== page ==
• Be wary of home solicitations involving “free installation.” Homeowners may think it is a bargain, but many “free installation” offers are coupled with long-term, high-cost service contracts or other hidden costs. In the long run, the “free” offer may be the most expensive of all.

Arkansans who may have been victimized by deceptive home solicitation sales practices are encouraged to contact the Attorney General’s office.

For more information and tips to avoid scams and other consumer-related issues, contact the Arkansas Attorney General’s office at (800) 482-8982 or consumer@arkansasag.gov or visit ArkansasAG.gov or facebook.com/AGLeslieRutledge.

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Tax Scammers Send Fake Letters

ATTORNEY GENERAL ALERT: Tax Scammers Send Fake Letters

Wed, Mar 20, 2019

LITTLE ROCK – With tax season deadline looming, scammers continue to adapt when seeking ways to instill fear and intimidate Arkansans. The Arkansas Attorney General’s office has received reports of a scam being sent through the mail which appears to be a letter from the so-called “Bureau of Tax Enforcement for Pulaski County”—an entity that does NOT exist—claiming the recipient owes money to another state.

“Scammers are determined to steal your hard-earned money and will go to great lengths to intimidate Arkansans,” said Arkansas Attorney General Leslie Rutledge. “The Bureau of Tax Enforcement for Pulaski County is a fake, unlawful organization and these letters often to do not provide a return address, only a phone number.”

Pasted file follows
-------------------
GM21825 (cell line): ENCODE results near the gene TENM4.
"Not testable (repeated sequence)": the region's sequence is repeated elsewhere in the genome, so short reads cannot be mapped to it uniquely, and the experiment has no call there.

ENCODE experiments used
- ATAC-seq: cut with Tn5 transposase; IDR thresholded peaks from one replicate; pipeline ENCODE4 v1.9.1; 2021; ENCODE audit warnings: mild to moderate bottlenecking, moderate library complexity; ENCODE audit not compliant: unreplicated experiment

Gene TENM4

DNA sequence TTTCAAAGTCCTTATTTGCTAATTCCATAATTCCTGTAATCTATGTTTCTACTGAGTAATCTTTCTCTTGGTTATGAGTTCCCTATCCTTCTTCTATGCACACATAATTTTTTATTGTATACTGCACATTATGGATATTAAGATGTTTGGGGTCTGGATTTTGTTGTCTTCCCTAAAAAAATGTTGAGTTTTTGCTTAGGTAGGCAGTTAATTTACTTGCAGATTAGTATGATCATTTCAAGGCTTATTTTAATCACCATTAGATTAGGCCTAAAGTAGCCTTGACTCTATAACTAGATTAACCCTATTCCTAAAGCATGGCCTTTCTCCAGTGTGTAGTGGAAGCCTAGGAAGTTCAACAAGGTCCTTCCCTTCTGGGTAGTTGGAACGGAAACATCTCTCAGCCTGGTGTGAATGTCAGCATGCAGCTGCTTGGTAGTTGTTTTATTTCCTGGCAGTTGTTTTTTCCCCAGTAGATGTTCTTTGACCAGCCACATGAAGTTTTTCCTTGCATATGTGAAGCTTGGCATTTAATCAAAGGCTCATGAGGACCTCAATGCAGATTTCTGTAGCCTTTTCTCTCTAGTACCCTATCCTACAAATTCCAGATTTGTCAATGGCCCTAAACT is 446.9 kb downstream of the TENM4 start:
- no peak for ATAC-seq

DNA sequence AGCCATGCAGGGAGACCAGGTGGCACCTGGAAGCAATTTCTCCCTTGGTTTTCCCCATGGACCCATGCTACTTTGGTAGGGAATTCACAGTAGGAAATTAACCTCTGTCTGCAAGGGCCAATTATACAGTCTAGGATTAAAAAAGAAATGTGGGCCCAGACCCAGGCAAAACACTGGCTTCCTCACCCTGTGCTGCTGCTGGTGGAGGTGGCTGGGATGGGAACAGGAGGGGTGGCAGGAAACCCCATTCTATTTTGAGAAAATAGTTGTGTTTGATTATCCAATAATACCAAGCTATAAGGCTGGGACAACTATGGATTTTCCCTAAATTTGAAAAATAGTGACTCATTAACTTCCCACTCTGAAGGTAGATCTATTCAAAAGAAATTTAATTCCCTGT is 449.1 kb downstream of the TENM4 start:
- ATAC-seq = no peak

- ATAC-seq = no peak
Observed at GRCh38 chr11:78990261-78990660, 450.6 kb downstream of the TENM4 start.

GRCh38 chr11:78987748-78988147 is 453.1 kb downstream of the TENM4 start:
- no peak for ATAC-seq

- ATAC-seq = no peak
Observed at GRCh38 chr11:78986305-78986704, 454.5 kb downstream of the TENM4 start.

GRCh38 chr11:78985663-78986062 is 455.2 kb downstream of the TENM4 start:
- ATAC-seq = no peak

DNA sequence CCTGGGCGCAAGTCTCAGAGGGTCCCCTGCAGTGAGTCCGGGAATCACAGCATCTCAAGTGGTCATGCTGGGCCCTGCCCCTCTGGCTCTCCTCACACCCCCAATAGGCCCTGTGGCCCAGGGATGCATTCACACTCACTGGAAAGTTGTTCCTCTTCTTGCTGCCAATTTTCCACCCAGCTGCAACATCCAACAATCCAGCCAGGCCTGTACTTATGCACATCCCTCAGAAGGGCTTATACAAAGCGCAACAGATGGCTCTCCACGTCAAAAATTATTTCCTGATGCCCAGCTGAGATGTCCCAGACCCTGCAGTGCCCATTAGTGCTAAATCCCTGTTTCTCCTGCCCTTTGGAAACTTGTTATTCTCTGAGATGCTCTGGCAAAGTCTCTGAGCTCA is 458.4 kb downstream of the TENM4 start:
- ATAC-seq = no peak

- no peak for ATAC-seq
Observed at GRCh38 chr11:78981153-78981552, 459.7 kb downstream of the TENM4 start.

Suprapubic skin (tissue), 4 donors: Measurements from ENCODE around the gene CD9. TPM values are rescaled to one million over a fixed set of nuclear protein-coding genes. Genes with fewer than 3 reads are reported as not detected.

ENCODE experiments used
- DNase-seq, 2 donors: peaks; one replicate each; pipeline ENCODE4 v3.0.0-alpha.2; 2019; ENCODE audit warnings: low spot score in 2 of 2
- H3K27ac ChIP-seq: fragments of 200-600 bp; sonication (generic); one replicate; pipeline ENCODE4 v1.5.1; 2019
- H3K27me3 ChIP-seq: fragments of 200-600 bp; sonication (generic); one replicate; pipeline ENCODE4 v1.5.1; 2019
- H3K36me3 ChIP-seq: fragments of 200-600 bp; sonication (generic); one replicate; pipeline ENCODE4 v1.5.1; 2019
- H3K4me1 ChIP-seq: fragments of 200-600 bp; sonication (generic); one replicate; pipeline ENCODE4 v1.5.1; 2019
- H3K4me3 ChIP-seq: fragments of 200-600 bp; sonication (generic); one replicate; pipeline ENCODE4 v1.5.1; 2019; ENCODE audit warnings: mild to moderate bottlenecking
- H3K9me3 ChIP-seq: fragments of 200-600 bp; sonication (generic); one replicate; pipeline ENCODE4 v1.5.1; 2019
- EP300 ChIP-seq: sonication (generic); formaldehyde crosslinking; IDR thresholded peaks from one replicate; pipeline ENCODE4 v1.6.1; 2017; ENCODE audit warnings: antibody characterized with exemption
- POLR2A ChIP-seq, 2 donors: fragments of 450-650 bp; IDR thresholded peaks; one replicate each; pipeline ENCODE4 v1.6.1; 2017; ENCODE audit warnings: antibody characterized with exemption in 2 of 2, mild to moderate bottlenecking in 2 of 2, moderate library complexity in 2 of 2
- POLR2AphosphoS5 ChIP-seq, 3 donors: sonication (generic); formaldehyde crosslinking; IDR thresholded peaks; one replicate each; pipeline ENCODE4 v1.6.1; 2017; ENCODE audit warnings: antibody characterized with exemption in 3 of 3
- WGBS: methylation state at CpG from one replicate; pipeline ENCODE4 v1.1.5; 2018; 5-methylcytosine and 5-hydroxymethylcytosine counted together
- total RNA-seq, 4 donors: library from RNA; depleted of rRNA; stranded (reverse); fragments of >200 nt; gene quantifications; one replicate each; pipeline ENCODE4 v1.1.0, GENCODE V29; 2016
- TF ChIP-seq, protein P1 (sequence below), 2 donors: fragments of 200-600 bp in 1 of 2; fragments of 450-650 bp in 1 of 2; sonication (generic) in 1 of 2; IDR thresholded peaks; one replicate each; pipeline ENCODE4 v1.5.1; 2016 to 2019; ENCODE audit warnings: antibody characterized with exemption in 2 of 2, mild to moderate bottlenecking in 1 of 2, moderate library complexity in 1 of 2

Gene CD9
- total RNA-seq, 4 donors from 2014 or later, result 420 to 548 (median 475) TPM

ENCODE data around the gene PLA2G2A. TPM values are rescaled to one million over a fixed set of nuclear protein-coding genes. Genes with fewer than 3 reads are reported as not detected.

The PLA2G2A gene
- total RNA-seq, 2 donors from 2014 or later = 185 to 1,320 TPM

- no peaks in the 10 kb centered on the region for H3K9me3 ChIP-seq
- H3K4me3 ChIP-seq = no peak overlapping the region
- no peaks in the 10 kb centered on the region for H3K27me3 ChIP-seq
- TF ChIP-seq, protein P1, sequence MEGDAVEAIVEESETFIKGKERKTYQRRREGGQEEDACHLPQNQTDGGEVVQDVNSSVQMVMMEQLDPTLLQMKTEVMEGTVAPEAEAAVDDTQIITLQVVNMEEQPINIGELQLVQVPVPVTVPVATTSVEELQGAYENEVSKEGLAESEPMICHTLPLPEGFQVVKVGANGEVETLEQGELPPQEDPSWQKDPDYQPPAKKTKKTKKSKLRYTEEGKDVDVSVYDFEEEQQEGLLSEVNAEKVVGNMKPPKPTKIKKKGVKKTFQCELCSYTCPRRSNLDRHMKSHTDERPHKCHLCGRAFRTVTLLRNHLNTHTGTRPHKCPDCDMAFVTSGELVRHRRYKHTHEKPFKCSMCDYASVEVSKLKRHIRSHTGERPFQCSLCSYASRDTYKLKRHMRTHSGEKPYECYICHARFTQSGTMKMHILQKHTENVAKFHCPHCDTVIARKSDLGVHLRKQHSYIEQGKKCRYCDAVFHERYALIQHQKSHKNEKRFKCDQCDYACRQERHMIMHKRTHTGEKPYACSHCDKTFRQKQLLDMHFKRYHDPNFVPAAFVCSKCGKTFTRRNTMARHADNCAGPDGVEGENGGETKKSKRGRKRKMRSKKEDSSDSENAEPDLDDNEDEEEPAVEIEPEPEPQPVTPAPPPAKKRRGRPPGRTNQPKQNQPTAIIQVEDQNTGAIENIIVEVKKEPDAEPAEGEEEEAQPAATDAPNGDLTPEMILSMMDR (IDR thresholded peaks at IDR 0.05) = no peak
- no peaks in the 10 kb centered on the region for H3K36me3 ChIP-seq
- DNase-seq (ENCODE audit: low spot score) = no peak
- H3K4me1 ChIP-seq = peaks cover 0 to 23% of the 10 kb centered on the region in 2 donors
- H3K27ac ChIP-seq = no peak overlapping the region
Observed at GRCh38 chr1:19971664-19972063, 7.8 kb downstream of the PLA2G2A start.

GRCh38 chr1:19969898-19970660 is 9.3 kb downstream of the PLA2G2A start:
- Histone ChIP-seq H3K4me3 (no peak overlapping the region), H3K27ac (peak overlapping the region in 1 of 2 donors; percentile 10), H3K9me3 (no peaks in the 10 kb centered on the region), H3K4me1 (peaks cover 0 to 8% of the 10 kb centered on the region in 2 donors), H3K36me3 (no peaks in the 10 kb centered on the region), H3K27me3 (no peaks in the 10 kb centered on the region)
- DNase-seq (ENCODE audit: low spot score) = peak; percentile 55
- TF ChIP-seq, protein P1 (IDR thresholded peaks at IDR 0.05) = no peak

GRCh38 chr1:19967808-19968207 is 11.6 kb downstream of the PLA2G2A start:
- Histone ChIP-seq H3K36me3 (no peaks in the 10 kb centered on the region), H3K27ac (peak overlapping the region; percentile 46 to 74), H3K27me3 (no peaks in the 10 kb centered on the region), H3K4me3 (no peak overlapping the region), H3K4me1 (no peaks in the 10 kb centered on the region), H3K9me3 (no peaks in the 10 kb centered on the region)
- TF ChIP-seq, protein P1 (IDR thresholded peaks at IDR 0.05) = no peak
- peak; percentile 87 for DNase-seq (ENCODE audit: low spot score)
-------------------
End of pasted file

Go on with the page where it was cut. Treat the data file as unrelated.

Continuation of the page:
Attorney General Rutledge released the following tips to use if Arkansans have received a similar letter:

  • Contact the local tax office to make sure you have no outstanding bills.
  • Do not verify sensitive information such as social security number and banking information; verifying that information could lead to identity theft.
  • File a police report with your local law enforcement.
  • If consumers have questions, then contact the Attorney General’s office.

The scam letter may also request that the recipient purchase gift cards or prepaid debit cards to pay off the “debt.” The scammer will ask for the code on the purchased card, which gives them complete access to money on the card. In most cases, once the prepaid card money is depleted, it cannot be recovered.